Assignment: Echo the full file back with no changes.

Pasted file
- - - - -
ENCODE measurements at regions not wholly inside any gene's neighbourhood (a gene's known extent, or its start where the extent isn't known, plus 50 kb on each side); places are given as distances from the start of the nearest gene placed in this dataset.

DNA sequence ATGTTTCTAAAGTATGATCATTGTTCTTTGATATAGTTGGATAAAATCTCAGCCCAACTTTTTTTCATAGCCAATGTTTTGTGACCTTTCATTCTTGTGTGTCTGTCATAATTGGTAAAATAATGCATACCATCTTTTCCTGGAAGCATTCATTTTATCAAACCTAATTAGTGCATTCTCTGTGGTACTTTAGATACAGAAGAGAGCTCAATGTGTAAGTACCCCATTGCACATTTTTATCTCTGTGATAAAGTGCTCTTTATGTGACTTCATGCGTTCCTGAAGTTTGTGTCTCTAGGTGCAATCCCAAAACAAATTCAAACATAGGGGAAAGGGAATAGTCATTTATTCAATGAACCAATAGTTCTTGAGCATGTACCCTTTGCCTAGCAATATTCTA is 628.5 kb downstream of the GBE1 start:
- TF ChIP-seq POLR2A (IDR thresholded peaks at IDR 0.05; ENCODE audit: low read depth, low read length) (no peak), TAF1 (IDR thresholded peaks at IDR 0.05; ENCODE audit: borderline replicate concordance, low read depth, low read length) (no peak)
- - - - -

ENCODE measurements at regions not wholly inside any gene's neighbourhood (a gene's known extent, or its start where the extent isn't known, plus 50 kb on each side); places are given as distances from the start of the nearest gene placed in this dataset.

DNA sequence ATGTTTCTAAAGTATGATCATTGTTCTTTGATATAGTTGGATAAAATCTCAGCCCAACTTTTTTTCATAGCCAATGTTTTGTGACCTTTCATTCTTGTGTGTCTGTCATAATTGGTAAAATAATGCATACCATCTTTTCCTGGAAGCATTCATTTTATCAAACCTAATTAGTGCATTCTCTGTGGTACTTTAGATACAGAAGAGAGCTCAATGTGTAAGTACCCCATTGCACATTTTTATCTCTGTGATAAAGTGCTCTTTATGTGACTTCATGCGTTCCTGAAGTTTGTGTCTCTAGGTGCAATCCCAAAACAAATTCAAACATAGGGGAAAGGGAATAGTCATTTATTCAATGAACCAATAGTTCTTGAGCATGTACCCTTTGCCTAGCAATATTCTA is 628.5 kb downstream of the GBE1 start:
- TF ChIP-seq POLR2A (IDR thresholded peaks at IDR 0.05; ENCODE audit: low read depth, low read length) (no peak), TAF1 (IDR thresholded peaks at IDR 0.05; ENCODE audit: borderline replicate concordance, low read depth, low read length) (no peak)